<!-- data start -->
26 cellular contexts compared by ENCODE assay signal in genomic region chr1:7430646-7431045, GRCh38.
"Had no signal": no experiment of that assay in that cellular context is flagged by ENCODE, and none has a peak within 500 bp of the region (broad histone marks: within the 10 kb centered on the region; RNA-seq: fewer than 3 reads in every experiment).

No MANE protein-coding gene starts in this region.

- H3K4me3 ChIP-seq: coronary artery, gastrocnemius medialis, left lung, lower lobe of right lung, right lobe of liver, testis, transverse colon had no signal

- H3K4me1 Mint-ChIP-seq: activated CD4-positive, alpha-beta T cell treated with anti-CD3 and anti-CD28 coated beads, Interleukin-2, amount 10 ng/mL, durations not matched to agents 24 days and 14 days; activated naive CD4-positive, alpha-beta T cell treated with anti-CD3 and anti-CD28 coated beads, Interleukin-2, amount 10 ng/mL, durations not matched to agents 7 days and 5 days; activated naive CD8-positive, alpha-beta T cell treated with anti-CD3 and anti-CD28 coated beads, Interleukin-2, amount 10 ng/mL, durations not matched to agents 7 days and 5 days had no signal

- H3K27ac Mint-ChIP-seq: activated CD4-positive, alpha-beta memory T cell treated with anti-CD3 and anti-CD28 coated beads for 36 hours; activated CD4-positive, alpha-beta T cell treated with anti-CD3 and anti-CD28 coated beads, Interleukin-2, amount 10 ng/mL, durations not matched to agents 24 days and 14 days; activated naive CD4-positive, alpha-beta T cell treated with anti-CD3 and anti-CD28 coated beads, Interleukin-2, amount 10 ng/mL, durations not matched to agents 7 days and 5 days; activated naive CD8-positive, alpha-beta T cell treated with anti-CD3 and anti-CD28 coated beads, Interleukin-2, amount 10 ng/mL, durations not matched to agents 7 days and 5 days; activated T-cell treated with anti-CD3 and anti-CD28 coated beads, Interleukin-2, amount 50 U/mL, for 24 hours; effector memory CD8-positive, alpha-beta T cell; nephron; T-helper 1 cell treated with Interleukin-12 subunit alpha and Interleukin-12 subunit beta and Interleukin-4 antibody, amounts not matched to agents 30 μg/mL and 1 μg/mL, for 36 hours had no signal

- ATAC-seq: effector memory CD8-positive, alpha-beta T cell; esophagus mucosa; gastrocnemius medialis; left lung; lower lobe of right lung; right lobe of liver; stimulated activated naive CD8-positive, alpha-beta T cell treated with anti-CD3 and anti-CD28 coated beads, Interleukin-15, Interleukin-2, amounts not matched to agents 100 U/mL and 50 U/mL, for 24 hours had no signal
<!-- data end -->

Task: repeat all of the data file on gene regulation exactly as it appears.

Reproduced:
26 cellular contexts compared by ENCODE assay signal in genomic region chr1:7430646-7431045, GRCh38.
"Had no signal": no experiment of that assay in that cellular context is flagged by ENCODE, and none has a peak within 500 bp of the region (broad histone marks: within the 10 kb centered on the region; RNA-seq: fewer than 3 reads in every experiment).

No MANE protein-coding gene starts in this region.

- H3K4me3 ChIP-seq: coronary artery, gastrocnemius medialis, left lung, lower lobe of right lung, right lobe of liver, testis, transverse colon had no signal

- H3K4me1 Mint-ChIP-seq: activated CD4-positive, alpha-beta T cell treated with anti-CD3 and anti-CD28 coated beads, Interleukin-2, amount 10 ng/mL, durations not matched to agents 24 days and 14 days; activated naive CD4-positive, alpha-beta T cell treated with anti-CD3 and anti-CD28 coated beads, Interleukin-2, amount 10 ng/mL, durations not matched to agents 7 days and 5 days; activated naive CD8-positive, alpha-beta T cell treated with anti-CD3 and anti-CD28 coated beads, Interleukin-2, amount 10 ng/mL, durations not matched to agents 7 days and 5 days had no signal

- H3K27ac Mint-ChIP-seq: activated CD4-positive, alpha-beta memory T cell treated with anti-CD3 and anti-CD28 coated beads for 36 hours; activated CD4-positive, alpha-beta T cell treated with anti-CD3 and anti-CD28 coated beads, Interleukin-2, amount 10 ng/mL, durations not matched to agents 24 days and 14 days; activated naive CD4-positive, alpha-beta T cell treated with anti-CD3 and anti-CD28 coated beads, Interleukin-2, amount 10 ng/mL, durations not matched to agents 7 days and 5 days; activated naive CD8-positive, alpha-beta T cell treated with anti-CD3 and anti-CD28 coated beads, Interleukin-2, amount 10 ng/mL, durations not matched to agents 7 days and 5 days; activated T-cell treated with anti-CD3 and anti-CD28 coated beads, Interleukin-2, amount 50 U/mL, for 24 hours; effector memory CD8-positive, alpha-beta T cell; nephron; T-helper 1 cell treated with Interleukin-12 subunit alpha and Interleukin-12 subunit beta and Interleukin-4 antibody, amounts not matched to agents 30 μg/mL and 1 μg/mL, for 36 hours had no signal

- ATAC-seq: effector memory CD8-positive, alpha-beta T cell; esophagus mucosa; gastrocnemius medialis; left lung; lower lobe of right lung; right lobe of liver; stimulated activated naive CD8-positive, alpha-beta T cell treated with anti-CD3 and anti-CD28 coated beads, Interleukin-15, Interleukin-2, amounts not matched to agents 100 U/mL and 50 U/mL, for 24 hours had no signal